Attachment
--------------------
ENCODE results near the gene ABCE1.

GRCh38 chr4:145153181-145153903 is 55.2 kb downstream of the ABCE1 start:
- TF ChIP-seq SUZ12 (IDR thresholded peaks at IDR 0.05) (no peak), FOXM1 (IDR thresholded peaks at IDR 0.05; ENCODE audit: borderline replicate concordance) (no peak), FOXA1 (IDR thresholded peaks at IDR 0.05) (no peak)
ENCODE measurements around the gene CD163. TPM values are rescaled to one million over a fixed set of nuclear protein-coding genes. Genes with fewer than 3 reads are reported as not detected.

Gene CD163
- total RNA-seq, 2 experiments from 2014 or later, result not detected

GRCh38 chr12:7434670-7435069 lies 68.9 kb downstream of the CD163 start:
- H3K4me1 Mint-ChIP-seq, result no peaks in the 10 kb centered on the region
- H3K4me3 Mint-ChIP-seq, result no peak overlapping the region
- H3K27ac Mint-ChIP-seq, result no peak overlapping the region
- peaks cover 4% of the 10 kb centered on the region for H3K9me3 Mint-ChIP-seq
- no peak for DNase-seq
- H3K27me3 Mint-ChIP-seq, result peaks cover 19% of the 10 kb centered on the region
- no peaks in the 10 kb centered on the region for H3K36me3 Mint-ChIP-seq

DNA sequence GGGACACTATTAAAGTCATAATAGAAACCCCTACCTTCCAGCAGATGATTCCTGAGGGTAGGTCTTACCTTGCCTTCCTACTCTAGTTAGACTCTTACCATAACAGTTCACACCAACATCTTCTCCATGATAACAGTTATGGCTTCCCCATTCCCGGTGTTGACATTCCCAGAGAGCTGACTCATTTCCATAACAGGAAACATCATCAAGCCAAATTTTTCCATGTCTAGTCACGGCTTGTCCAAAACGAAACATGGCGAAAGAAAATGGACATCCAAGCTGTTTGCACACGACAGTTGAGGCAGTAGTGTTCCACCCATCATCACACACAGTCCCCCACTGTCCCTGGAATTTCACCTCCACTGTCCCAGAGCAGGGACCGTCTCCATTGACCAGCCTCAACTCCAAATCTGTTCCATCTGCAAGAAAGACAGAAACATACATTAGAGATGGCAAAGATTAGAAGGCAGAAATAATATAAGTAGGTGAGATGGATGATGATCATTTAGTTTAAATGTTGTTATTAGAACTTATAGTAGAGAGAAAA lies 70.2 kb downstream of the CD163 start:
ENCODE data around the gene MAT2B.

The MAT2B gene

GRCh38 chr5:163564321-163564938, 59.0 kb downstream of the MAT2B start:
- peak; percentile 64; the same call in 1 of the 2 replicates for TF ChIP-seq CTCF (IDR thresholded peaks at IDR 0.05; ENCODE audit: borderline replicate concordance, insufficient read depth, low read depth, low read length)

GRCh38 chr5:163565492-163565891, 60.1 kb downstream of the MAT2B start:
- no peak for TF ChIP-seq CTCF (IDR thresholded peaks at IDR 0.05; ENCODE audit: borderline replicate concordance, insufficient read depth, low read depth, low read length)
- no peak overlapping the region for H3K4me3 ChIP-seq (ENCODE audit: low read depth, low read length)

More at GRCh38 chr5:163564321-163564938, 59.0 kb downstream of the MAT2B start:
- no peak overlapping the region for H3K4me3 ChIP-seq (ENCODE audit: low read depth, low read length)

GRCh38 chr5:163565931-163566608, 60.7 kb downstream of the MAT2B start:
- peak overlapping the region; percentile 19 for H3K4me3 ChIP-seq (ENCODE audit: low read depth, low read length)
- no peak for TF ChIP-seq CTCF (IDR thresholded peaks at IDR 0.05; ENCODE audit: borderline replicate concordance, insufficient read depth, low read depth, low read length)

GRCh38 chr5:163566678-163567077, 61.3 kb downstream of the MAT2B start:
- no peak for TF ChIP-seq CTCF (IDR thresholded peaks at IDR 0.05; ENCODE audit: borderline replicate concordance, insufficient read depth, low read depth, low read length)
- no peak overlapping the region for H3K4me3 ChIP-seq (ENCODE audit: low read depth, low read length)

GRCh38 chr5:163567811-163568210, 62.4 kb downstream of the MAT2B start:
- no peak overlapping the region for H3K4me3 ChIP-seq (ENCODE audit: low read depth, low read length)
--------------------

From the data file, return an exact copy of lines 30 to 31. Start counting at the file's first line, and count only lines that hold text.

- no peak overlapping the region for H3K4me3 ChIP-seq (ENCODE audit: low read depth, low read length)

GRCh38 chr5:163567811-163568210, 62.4 kb downstream of the MAT2B start: